I recall as a teenager when the porn craze hit. Girls and boys would watch it, probably mostly a typical teen taboo-breaking exercise. Adult audiences aside, the most dangerous consequence of young people viewing mainstream porn films is that the watching often constitutes a first explicit glimpse of a sexual act. It would be impossible for a young person to be impervious to its influence; pornography sets unhealthy and unrealistic expectations for boys and girls to try to emulate in the bedroom (or wherever). I can’t imagine that sex education in schools offers a correction to this skew.

As Pete Malicki says:

“Given that porn overwhelmingly represents a version of male fantasy, female viewers will be shown what males “want” sexually. It’s pretty easy to understand why women who have been overexposed to porn might feel pressured to fit that fantasy, even without being asked to perform [such] acts.”

Behaviour isn’t all that can be affected – porn provides an aesthetic template too. Arguably the rise in labioplasty, or cosmetic labial surgery, is in some part attributable to the unrealistic “elegant-looking labia” you can see in mainstream pornography.

I suspect women who voice any opposition to popular pornography are often accused of being sexual spoilsports. Statistics show that many women watch porn, and it is possible that many of them watch your standard money shot stuff in the absence of explicit films that pay more mind to a woman’s pleasure.

Of course there is plenty of pornography out there that resists adhering just to the male gaze. In October this year the first Feminist Porn Film Award was awarded in Berlin, and you can read about the awarded film makers here, and the criteria – which include ‘no misogynistic portrayals’ and more women in production roles – here. Films that fulfill the criteria will be given a ‘PorYes’ stamp.   

It’s safe to say that watching pornography can be an ethical minefield and for those who’d like less degradation with their titillation, the PorYes seal of approval could prove helpful in finding enjoyable erotica, and the internet – often blamed for spreading misogynistic material – is the perfect vehicle for the dissemination of feminist pornography.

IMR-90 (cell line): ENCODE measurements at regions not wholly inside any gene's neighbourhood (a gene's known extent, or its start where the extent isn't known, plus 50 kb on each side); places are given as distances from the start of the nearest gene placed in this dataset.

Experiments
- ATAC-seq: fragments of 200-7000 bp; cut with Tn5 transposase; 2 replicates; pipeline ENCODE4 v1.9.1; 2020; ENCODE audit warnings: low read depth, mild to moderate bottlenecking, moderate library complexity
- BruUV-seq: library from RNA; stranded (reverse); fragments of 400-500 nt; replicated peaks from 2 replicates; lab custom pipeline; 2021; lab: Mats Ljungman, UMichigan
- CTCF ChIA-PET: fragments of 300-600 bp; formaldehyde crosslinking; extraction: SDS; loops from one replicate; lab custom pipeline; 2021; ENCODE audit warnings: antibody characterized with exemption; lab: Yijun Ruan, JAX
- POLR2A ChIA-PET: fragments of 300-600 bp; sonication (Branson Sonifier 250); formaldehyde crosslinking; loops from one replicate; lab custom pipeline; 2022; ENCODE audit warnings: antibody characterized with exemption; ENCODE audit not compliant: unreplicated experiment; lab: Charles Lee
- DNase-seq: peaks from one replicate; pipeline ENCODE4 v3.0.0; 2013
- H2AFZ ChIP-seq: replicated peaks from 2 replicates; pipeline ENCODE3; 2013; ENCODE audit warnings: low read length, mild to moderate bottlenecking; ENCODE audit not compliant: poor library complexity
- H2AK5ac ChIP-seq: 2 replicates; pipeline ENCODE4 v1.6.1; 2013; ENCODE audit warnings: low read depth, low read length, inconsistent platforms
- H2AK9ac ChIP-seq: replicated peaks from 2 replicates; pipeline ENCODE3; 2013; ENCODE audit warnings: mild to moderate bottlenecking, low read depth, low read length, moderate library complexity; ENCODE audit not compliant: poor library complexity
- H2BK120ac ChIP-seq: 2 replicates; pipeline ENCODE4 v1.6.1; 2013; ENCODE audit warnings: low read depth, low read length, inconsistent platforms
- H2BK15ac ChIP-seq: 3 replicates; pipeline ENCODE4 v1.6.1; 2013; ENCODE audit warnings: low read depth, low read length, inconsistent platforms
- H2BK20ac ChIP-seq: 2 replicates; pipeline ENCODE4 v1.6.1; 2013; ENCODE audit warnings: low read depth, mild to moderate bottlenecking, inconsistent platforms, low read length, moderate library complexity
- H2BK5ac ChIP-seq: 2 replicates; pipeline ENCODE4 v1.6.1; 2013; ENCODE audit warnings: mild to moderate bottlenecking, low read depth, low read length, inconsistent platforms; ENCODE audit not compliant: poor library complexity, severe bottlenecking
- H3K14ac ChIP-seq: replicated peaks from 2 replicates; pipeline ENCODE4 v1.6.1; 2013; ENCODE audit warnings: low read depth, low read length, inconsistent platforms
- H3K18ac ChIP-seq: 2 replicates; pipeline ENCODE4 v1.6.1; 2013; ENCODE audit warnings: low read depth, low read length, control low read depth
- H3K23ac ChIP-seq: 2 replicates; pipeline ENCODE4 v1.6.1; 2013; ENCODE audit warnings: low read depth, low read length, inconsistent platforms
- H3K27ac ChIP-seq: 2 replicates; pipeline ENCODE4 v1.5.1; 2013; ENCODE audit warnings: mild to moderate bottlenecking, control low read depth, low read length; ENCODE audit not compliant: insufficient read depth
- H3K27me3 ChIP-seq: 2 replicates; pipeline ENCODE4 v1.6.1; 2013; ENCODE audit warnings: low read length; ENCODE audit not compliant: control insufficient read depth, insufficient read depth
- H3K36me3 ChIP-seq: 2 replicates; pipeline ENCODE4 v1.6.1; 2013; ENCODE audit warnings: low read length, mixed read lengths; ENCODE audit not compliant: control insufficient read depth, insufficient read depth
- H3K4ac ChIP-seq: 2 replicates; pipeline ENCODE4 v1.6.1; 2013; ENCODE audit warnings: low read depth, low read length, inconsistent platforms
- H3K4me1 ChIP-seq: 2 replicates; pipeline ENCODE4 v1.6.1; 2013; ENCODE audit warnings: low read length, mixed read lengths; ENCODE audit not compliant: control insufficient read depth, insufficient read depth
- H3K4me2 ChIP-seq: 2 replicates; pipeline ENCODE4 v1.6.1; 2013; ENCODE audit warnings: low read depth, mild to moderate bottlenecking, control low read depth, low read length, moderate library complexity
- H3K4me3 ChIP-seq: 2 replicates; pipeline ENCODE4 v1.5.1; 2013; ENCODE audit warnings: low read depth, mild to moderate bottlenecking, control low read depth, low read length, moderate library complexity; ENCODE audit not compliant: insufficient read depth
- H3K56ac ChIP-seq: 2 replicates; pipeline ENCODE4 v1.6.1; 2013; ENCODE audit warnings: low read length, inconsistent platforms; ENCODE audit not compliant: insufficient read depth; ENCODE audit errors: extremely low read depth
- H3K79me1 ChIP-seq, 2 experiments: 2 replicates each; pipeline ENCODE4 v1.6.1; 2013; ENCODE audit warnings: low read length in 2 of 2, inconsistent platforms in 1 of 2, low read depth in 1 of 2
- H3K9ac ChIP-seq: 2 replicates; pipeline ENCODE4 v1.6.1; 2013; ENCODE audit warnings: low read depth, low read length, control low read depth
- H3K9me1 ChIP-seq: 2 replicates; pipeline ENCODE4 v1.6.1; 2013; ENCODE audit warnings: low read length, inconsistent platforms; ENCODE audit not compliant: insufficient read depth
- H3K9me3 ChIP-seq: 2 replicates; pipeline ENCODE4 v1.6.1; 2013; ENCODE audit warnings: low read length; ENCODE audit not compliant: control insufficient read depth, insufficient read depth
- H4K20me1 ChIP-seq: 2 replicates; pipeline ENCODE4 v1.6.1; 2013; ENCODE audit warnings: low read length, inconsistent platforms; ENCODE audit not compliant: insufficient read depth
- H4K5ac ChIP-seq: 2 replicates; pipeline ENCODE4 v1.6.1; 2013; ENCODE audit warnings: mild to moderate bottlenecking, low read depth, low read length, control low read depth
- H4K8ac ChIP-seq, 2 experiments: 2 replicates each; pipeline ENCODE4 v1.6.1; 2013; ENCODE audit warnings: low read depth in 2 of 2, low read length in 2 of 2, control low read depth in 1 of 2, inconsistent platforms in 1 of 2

And I note that while the Sydney Morning Herald recently reported on the PorYes movement, Life & Style web editors stuck to house pictorial policy and used a breast-enhanced image to accompany the article.

Posted in porn | Tagged: , , , , | 4 Comments »

The pastel divide

Posted by Nic Heath on November 11, 2009

Code Pink, posted by Lauren Sandler at Mother Jones’ Culture & Media blog, examines the implications of the gendered pink-blue split among children. Gender as represented by pink and blue goads me particularly because it is emblematic of the first step of applying gender to an individual; the first aesthetic step in a socialising process that will ultimately determine or at least heavily influence lifelong behaviour, relationships, occupations, treatment at the hands of others, education etc.

Dressing a newborn in either pink or blue is not a benign social tradition. Like expecting a woman to change her name upon marriage, it is an unquestioned convention that is hugely symbolic – in this case of the enormous gulf between sex and gender, and the widespread indifference to this disparity. In contemporary society pink and blue each carry codes of behaviour that children comprehend at a very young age. From Code Pink:

“Pink itself isn’t the problem; it’s the message it conveys. That troubling message…is that girls and boys are deeply dissimilar creatures from day one. Lise Eliot [a neuroscientist and the author of Pink Brain, Blue Brain: How Small Differences Grow Into Troublesome Gaps—and What We Can Do About It] argues that the pink-blue split shapes some enduring assumptions about babies’ emotional lives—at a time when girls’ and boys’ brains are almost entirely alike.”

A girl in pink will be encouraged to be passive and appearance obsessed. She will have different opportunities to her brother in blue, and different expectations placed upon her. Despite her own personality, she will have been shaped by forces beyond her control all her life – without ever really exercising her choice.

Monica Dux highlights how dramatically young girls can be affected by adherence to gender colour-codes and its accompanying behavioural baggage.

“Like raunch culture, the fairy princess aesthetic and its associated paraphernalia serve to entrench an extremely narrow idea of femininity, impressing on young girls that they are pretty, flighty little objects to be admired and marvelled at, rather than active young things seeking out adventure.

“This reinforces a passive understanding of what it is to be female, encouraging fantasies that are focused less on action, and far more on how you look. Of course, fairies and princesses can have adventures, but hyper-feminised modes of dressing put the focus squarely on appearance, teaching girls that self-worth is measured by how pretty you are, and not by what you do.”